Tuesday, February 28, 2012

What Pinterest is... What Pinterest is not and Why You Should "Pin Away!"

I’ve read the blog posts. I understand the law. I’m well aware of the issues. And with all of that, I say pin away and celebrate when you are pinned. Here’s why.

Pinterest isn't a picture promotional site like Flickr. It isn’t a substitute for Facebook. Frankly, Pinterest is a new form of search engine. And one that ties the most powerful aspects of 21st century marketing together in a fun and easy to use format. When someone pins your picture to their board they are endorsing you. They’re saying, I love this work and in doing so, they’re saying they think you’re a good photographer. This is better than any of the photo specific rating sites. The only people who go to those sites are people who love photography in the first place. (Why advertise to other photographers except to stroke one’s own ego?) Being pinned is a much more effective advertisement than being liked on Facebook. (Frankly ‘likes’ have become so common and heavily promoted that they are losing their impact for everyone but Facebook - who uses them as a way to figure out what ads to serve to YOU ...).

I think there is an interesting opportunity for photographers here. Why not develop some sort of 'free to pin' policy that makes it clear to your fans that you love it when your images are pinned? Frankly any commercial photographer who doesn't see the benefit of Pinterest is effectively tilting at the proverbial windmill. It is the most sincere form of flattery and the BEST possible endorsement. I read a thing from a photographer the other day that said that if people wanted to see her work they could find it on her fan page. She didn’t want people stealing her images to pin them on pinboards. I thought - 'you're a fool' - though I didn't say that out loud (I don't think anyway). Why wouldn’t you want people to advertise for you?

Now, there are some forms of photography in which these things may not be true. Artists for instance may want more control over where their images appear. But even in these cases, when pinned properly any image carries the links back to where it came from, much like clicking on a link on a search engine. Do you want to sue Google because they list your business name under “great pictures of Cambodia?” Of course not. You’re thrilled when they do this. (provided you actually have great images of Cambodia because, let’s face it, if you don’t and they do then it’s kind of a pain, right? But I digress). Pinterest is the same thing except that it has the horse power of not just being a bunch of words in a search response. It is both the search response and the review altogether and it has the best aspects of GooglePlus built into it too since the ‘friends’ of people who Pin create defacto circles through the boards they follow.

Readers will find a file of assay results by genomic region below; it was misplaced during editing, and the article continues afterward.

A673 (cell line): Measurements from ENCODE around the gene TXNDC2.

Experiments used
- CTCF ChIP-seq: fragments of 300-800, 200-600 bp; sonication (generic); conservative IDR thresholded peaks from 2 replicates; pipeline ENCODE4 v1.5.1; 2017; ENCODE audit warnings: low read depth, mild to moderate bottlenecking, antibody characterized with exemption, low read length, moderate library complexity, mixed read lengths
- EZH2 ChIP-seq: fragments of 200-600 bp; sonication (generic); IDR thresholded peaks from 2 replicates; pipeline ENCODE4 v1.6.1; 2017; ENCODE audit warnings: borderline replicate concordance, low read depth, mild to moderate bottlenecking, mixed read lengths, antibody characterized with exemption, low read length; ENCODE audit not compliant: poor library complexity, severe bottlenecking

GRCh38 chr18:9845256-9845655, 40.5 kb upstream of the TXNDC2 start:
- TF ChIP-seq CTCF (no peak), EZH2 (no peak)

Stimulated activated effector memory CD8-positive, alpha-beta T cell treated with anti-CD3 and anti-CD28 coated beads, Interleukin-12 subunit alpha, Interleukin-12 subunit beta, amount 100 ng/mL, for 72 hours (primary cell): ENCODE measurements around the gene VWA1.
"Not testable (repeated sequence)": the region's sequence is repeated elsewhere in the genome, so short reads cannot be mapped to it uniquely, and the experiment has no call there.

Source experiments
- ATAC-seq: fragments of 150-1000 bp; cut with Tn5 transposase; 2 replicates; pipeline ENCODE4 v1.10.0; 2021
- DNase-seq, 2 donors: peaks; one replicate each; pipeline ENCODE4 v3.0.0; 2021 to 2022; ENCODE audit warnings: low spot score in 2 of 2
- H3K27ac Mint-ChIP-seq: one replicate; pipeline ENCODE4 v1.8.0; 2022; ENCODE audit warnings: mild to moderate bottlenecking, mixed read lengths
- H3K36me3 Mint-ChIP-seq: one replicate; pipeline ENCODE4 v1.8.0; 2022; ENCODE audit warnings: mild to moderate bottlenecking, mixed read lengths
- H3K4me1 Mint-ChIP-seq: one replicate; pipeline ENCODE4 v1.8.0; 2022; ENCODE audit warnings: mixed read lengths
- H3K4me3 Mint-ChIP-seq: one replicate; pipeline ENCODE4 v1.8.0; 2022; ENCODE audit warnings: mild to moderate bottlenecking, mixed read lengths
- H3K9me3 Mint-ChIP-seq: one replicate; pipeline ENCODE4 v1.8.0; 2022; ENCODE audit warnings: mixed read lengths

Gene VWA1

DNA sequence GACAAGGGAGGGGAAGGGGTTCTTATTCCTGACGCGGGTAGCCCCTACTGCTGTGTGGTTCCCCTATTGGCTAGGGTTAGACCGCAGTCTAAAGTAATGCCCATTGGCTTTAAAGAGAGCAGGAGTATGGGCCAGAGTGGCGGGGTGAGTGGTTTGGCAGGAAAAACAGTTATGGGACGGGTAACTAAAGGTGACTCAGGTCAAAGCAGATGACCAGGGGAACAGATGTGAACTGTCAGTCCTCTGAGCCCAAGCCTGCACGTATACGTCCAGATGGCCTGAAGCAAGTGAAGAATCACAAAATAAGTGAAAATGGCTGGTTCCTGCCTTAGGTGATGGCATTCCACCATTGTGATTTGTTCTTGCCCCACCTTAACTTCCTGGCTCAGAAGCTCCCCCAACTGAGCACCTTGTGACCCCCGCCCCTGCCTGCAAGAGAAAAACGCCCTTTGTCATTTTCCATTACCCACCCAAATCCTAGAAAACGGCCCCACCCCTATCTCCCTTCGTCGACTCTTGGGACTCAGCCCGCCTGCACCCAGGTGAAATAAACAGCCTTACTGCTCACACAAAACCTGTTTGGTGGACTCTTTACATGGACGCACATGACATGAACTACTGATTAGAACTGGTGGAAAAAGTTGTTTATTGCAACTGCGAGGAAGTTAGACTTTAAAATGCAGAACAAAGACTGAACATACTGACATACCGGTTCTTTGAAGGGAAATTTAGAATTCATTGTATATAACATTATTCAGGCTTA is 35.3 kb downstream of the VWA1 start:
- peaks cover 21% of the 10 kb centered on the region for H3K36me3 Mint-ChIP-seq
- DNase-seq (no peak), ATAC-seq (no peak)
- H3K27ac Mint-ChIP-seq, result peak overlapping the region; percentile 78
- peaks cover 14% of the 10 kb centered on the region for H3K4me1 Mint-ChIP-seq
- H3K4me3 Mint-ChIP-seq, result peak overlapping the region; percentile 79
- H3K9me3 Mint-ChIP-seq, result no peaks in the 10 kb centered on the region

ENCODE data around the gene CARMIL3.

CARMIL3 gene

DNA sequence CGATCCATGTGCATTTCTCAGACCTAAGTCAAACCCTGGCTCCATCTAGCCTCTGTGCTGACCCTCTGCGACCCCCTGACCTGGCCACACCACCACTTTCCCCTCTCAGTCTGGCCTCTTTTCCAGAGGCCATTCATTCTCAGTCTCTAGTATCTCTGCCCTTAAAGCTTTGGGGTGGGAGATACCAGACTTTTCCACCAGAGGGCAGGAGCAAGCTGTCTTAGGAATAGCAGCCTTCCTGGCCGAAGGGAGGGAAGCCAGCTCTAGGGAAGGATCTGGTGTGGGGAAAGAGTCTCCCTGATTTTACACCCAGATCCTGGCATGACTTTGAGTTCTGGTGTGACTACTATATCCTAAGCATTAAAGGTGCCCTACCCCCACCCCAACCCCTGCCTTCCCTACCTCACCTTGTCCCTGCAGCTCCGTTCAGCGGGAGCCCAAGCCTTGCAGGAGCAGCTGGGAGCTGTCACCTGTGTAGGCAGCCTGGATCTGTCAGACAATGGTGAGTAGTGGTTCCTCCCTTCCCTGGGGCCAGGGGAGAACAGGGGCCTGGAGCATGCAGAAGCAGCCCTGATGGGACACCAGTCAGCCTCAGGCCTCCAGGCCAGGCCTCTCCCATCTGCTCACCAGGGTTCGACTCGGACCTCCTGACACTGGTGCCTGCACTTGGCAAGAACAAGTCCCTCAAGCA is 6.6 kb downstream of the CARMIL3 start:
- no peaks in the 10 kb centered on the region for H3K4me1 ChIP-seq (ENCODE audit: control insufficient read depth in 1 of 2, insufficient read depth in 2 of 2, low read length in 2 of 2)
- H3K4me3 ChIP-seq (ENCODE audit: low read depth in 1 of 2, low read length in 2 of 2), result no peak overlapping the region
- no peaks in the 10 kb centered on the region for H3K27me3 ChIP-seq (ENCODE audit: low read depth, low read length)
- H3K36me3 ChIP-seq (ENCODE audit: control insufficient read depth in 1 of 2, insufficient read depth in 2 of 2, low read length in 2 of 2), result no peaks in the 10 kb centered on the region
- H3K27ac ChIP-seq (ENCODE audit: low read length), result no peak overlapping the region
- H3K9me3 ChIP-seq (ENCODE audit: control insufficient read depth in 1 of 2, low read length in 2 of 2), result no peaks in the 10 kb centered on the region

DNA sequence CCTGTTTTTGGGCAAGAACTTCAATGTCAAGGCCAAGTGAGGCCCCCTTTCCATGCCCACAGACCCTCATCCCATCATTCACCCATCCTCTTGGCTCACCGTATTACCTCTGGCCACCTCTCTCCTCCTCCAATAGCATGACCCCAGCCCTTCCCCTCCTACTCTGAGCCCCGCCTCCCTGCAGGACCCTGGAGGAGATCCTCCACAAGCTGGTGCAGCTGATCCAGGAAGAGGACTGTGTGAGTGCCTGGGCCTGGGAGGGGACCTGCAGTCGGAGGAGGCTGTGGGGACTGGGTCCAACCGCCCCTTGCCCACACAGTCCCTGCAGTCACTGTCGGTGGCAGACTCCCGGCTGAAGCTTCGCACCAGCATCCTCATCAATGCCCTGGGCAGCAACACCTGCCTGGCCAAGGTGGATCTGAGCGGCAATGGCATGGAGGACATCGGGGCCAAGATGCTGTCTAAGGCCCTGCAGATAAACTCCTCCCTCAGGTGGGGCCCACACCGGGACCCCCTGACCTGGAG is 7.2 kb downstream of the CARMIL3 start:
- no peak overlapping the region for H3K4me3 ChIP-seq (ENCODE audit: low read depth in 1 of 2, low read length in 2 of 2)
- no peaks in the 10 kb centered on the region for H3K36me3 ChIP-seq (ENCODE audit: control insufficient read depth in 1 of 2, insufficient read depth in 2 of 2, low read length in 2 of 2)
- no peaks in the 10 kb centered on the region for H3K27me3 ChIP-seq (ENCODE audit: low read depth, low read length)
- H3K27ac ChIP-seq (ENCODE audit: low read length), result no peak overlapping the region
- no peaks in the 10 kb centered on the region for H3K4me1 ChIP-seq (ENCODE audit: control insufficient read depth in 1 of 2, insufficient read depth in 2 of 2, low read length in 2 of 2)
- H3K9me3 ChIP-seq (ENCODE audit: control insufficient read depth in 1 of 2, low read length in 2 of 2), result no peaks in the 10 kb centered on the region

There’s also a lot of noise about whether or not you should pin your own work. I know ... Pinterest poopoos this. Who cares? Do you think Pinterest is going to kick you off if you do? They have to be very careful of that. They can’t both say that they can’t protect a copyright and say that they watch your content. There is a legal standard that creates a clear demarcation between a conduit and an editor. They’re copyright stance makes them a conduit. So go ahead an pin your own stuff. But! Pin it in a board called “My Favorite Personal Work” so you’re making it clear to people that these are your images and that you’re pinning them because you’re proud of them.

If you’re super worried about whether someone will sue you because you pin their image send them an email and ask if it’s ok. If they say no then know they’ll eventually regret this decision. Effectively they’re blocking a very effective marketing channel. As for advertising images etc., PIN away! There is nothing an advertiser wants more than for a consumer audience to take up the standard for them.

New technologies come and go. No one knows for sure what will happen with Pinterest (though I can promise you that somewhere in their business plan you will find the phrase, ‘acquired by Google,’ either mentioned in the positive or the negative). For now though it is a rising star and an effective medium. As with all things, what’s next is what’s important. I’ll be waiting to see what that is, but in the meantime when I think about it I will be pinning stuff. It’s the best compliment I can think of for the people who’s work I think highly enough to pin.


Tuesday, February 21, 2012

Going from Doing to Teaching, A Slippery Slope

Not long after I got to Pictage I had an interesting conversation with someone I thought of as a photographer. He set me straight. "Jim, I'm not a photographer any more, now I'm an entrepreneur and I teach photographers how to succeed." It was an interesting conversation made even more so because in the same few minutes he also told me that he wasn't making enough money and wanted Pictage to sponsor him with more.

I didn't know much back then so I went to a bunch of our clients and asked what people thought. The predominant reaction that I received was that this person was out of touch, a has been. "We'd listen to him if he was still a photographer but he's really not. He just wants our money." I went back and told him no. Not surprisingly, within a few weeks he had moved on, endorsed a "competitor's" products and was on a speaking tour for the competitor. I never regretted the decision. He still speaks, though I note that he no longer gets an endorsement from the "competitor."